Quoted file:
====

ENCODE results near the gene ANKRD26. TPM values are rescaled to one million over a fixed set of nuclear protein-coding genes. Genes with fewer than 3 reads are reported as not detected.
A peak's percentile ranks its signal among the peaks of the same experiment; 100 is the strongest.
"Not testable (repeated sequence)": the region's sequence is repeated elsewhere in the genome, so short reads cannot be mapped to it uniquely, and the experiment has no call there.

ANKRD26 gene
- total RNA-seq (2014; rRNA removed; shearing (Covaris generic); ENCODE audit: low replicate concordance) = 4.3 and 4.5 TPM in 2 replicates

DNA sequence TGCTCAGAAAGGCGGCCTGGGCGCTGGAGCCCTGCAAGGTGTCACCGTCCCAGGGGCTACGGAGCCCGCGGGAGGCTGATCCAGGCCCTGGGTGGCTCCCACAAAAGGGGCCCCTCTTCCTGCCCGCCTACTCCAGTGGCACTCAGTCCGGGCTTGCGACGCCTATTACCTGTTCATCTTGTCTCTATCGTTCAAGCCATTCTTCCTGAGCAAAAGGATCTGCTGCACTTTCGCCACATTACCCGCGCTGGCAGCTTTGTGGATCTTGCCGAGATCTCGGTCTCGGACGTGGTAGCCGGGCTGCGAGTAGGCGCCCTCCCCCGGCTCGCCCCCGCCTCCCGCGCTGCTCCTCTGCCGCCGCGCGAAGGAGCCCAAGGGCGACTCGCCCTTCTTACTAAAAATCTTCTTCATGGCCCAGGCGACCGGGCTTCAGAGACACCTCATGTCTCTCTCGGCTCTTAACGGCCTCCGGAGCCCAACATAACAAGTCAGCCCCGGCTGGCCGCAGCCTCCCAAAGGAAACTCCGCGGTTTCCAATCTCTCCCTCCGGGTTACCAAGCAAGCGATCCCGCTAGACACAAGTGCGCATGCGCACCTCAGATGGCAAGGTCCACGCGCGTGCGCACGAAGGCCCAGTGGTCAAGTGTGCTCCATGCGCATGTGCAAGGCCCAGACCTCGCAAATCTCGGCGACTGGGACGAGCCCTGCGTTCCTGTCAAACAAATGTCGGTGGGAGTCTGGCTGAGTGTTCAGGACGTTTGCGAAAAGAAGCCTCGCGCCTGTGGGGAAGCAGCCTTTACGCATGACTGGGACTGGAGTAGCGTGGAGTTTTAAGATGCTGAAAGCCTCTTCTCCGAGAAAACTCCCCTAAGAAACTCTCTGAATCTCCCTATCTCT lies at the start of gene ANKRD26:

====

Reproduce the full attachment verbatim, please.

ENCODE results near the gene ANKRD26. TPM values are rescaled to one million over a fixed set of nuclear protein-coding genes. Genes with fewer than 3 reads are reported as not detected.
A peak's percentile ranks its signal among the peaks of the same experiment; 100 is the strongest.
"Not testable (repeated sequence)": the region's sequence is repeated elsewhere in the genome, so short reads cannot be mapped to it uniquely, and the experiment has no call there.

ANKRD26 gene
- total RNA-seq (2014; rRNA removed; shearing (Covaris generic); ENCODE audit: low replicate concordance) = 4.3 and 4.5 TPM in 2 replicates

DNA sequence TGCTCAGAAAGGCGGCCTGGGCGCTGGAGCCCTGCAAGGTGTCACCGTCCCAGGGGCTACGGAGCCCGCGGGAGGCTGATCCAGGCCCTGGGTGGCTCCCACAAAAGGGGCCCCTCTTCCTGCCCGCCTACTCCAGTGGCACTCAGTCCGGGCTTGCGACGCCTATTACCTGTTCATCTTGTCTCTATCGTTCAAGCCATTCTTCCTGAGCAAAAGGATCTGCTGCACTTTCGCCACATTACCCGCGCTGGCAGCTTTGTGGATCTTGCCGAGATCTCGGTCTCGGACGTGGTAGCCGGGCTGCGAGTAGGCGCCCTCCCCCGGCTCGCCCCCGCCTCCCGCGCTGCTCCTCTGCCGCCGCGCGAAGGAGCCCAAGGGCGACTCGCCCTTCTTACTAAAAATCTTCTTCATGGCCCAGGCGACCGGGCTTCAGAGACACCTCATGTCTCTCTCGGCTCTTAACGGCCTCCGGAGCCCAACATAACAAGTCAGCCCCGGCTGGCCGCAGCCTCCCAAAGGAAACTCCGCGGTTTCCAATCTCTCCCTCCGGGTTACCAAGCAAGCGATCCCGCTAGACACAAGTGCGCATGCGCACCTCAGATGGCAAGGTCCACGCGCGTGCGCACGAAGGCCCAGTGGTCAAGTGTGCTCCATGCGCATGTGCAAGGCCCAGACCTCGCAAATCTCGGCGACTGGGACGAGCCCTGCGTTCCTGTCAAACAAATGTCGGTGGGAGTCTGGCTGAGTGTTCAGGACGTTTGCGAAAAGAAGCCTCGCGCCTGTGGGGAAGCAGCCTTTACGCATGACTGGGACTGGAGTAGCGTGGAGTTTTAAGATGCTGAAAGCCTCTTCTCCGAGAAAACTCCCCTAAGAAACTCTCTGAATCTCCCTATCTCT lies at the start of gene ANKRD26: